A former astronaut, two former House members and a former NASA administrator are among 11 people named to a new federal commission to study the future of America's space program.

The panel, called the Advisory Committee on the Future of the U.S. Space Program, was organized by NASA and by the National Space Council, which Vice President Quayle directs, after the space agency's recent problems with a flawed space telescope and with hydrogen leaks that grounded the shuttle fleet.

The panel's purpose, officials said, is to independently assess the space program, to judge how NASA is operating it and to recommend future directions for space exploration. Its report is due in four months.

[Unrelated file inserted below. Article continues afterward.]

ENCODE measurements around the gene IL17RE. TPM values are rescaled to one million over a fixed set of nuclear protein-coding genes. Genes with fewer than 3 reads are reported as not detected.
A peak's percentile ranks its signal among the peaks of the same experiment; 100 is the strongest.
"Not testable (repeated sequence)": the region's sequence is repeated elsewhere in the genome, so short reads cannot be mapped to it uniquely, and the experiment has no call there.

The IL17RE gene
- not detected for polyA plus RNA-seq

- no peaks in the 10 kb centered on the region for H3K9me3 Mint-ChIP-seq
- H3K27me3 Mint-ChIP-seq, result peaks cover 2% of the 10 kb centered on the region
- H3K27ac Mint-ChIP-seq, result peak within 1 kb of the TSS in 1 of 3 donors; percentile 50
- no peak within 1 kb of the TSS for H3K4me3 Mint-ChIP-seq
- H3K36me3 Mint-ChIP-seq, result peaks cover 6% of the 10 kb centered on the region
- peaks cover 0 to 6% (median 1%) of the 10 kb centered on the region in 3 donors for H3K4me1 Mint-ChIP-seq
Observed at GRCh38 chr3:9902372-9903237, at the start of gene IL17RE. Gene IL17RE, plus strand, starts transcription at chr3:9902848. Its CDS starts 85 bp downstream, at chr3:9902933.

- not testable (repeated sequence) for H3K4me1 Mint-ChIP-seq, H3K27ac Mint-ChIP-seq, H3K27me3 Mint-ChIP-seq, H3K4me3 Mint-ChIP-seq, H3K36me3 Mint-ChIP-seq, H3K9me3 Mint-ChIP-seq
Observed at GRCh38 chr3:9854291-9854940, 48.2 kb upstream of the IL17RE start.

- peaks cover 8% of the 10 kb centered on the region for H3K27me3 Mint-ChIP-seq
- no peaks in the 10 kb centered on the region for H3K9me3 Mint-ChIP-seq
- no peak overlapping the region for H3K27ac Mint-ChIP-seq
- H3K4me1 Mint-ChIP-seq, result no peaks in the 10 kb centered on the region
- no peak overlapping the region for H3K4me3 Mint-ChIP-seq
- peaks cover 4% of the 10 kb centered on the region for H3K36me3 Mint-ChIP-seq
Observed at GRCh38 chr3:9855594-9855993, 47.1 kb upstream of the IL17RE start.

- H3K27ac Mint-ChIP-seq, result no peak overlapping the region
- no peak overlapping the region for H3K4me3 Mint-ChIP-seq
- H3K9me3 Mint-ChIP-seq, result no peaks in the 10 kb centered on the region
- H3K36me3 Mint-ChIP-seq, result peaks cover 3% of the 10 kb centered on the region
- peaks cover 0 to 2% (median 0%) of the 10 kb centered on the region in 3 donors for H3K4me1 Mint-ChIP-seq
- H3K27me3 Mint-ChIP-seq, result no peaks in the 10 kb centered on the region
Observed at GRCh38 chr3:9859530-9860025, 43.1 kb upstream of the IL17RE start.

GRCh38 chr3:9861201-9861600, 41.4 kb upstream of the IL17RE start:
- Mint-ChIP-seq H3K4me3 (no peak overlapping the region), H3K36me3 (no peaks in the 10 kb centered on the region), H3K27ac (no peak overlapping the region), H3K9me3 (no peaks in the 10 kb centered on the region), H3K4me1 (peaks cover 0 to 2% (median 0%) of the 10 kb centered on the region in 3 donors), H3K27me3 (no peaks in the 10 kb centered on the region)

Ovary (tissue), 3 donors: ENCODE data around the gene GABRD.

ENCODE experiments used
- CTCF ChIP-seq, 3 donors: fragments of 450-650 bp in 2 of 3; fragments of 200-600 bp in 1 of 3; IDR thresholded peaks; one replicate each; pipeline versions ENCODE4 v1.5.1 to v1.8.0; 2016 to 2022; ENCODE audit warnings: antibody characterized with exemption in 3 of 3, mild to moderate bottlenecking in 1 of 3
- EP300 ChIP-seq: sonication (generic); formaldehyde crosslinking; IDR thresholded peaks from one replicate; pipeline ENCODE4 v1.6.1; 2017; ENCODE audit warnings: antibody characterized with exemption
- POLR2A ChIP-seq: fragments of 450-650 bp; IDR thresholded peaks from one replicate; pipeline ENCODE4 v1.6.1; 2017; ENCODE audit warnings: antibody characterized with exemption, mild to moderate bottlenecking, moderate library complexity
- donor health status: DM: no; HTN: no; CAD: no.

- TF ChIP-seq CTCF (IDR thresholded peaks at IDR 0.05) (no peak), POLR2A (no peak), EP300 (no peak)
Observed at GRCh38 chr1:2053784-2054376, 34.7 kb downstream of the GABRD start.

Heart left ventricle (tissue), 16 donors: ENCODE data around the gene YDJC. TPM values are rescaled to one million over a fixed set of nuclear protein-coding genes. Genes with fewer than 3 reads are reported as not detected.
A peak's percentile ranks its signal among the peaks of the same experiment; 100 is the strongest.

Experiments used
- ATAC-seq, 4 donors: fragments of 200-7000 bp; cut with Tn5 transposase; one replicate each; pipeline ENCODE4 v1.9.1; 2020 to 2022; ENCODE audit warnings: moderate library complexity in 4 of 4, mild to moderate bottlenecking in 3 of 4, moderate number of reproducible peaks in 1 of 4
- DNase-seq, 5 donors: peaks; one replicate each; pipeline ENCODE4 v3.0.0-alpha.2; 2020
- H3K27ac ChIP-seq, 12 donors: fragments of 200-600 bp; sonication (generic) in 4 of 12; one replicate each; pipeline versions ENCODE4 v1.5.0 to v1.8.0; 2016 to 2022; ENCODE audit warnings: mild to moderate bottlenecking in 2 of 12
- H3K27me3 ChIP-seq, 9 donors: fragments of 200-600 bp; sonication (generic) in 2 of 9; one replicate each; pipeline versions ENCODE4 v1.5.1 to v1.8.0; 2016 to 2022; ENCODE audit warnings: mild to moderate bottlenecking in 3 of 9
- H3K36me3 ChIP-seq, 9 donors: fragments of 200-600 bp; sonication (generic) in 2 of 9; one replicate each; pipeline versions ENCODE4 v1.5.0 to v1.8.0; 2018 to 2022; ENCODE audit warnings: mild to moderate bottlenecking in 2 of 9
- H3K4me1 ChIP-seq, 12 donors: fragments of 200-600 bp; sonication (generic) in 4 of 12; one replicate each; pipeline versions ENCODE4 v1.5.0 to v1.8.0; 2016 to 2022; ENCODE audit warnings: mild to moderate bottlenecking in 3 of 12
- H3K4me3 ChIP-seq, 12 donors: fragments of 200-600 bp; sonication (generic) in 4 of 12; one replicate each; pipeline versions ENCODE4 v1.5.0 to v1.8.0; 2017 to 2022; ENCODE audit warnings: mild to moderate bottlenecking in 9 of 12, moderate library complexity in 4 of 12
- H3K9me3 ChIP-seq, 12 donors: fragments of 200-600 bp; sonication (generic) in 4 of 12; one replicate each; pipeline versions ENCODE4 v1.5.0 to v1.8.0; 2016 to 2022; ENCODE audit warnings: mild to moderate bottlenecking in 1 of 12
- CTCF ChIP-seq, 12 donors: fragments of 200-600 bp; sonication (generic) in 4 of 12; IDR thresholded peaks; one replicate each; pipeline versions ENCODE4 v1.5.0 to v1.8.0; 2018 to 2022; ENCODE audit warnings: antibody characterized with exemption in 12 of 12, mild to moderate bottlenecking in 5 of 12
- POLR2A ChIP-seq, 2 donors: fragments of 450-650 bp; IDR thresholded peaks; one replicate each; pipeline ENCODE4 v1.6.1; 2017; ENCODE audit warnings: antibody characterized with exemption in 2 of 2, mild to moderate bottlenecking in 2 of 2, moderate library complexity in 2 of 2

Norman R. Augustine, chairman and chief executive officer of Martin Marietta Corp., was named chairman of the committee two weeks ago.

Committee members announced last week are:

Laurel L. Wilkening, provost of University of Washington, Seattle, and member of an earlier space commission; Edward C. Aldridge Jr., president of McDonnell Douglas Electronics Systems Corp. and former Air Force secretary; Joseph P. Allen, former astronaut and president of Space Industries International Inc.; D. James Baker, scientist and president of an oceanographic group; and Edward P. Boland, former Democratic House member from Massachusetts; Daniel J. Fink, retired vice president of General Electric Co.

Also, Don Fuqua, former Democratic House member from Florida and president of the Aerospace Industries Association of America; Robert T. Herres, retired Air Force general; David T. Kerns, chairman of Xerox Corp.; Louis J. Lanzerotti, chairman of the space studies board of the National Research Council; and Thomas O. Paine, former NASA administrator.